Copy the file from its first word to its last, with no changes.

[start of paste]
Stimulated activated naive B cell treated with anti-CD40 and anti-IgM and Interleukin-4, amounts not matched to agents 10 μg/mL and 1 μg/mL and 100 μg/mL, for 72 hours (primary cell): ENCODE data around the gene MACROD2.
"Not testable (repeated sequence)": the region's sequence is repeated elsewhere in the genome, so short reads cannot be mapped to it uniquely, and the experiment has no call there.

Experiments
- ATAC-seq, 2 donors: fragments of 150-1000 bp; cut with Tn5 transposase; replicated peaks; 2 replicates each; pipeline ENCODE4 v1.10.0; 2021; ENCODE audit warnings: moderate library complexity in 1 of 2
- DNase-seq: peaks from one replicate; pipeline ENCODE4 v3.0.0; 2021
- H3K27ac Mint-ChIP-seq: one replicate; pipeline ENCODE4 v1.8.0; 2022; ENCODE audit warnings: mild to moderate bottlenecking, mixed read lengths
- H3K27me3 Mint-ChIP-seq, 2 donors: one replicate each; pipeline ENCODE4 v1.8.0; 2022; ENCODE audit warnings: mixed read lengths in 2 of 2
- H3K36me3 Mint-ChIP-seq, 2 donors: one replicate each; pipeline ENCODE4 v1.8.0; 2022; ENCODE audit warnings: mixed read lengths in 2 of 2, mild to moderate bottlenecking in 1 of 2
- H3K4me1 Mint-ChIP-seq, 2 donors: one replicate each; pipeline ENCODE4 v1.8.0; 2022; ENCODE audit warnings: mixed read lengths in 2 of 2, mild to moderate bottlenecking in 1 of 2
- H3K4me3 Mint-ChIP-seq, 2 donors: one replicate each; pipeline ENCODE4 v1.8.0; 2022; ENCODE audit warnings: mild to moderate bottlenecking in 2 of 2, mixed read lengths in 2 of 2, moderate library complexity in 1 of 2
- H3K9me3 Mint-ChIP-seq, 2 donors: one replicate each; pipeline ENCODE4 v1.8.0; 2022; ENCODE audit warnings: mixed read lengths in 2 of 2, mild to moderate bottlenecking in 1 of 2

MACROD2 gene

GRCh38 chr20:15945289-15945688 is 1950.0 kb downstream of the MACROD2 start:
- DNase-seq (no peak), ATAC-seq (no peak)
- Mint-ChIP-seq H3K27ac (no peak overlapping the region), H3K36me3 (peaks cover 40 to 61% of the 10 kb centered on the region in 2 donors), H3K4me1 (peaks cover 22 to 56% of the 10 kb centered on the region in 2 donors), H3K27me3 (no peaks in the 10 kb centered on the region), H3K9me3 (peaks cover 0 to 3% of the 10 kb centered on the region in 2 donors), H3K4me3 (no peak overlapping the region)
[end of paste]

Stimulated activated naive B cell treated with anti-CD40 and anti-IgM and Interleukin-4, amounts not matched to agents 10 μg/mL and 1 μg/mL and 100 μg/mL, for 72 hours (primary cell): ENCODE data around the gene MACROD2.
"Not testable (repeated sequence)": the region's sequence is repeated elsewhere in the genome, so short reads cannot be mapped to it uniquely, and the experiment has no call there.

Experiments
- ATAC-seq, 2 donors: fragments of 150-1000 bp; cut with Tn5 transposase; replicated peaks; 2 replicates each; pipeline ENCODE4 v1.10.0; 2021; ENCODE audit warnings: moderate library complexity in 1 of 2
- DNase-seq: peaks from one replicate; pipeline ENCODE4 v3.0.0; 2021
- H3K27ac Mint-ChIP-seq: one replicate; pipeline ENCODE4 v1.8.0; 2022; ENCODE audit warnings: mild to moderate bottlenecking, mixed read lengths
- H3K27me3 Mint-ChIP-seq, 2 donors: one replicate each; pipeline ENCODE4 v1.8.0; 2022; ENCODE audit warnings: mixed read lengths in 2 of 2
- H3K36me3 Mint-ChIP-seq, 2 donors: one replicate each; pipeline ENCODE4 v1.8.0; 2022; ENCODE audit warnings: mixed read lengths in 2 of 2, mild to moderate bottlenecking in 1 of 2
- H3K4me1 Mint-ChIP-seq, 2 donors: one replicate each; pipeline ENCODE4 v1.8.0; 2022; ENCODE audit warnings: mixed read lengths in 2 of 2, mild to moderate bottlenecking in 1 of 2
- H3K4me3 Mint-ChIP-seq, 2 donors: one replicate each; pipeline ENCODE4 v1.8.0; 2022; ENCODE audit warnings: mild to moderate bottlenecking in 2 of 2, mixed read lengths in 2 of 2, moderate library complexity in 1 of 2
- H3K9me3 Mint-ChIP-seq, 2 donors: one replicate each; pipeline ENCODE4 v1.8.0; 2022; ENCODE audit warnings: mixed read lengths in 2 of 2, mild to moderate bottlenecking in 1 of 2

MACROD2 gene

GRCh38 chr20:15945289-15945688 is 1950.0 kb downstream of the MACROD2 start:
- DNase-seq (no peak), ATAC-seq (no peak)
- Mint-ChIP-seq H3K27ac (no peak overlapping the region), H3K36me3 (peaks cover 40 to 61% of the 10 kb centered on the region in 2 donors), H3K4me1 (peaks cover 22 to 56% of the 10 kb centered on the region in 2 donors), H3K27me3 (no peaks in the 10 kb centered on the region), H3K9me3 (peaks cover 0 to 3% of the 10 kb centered on the region in 2 donors), H3K4me3 (no peak overlapping the region)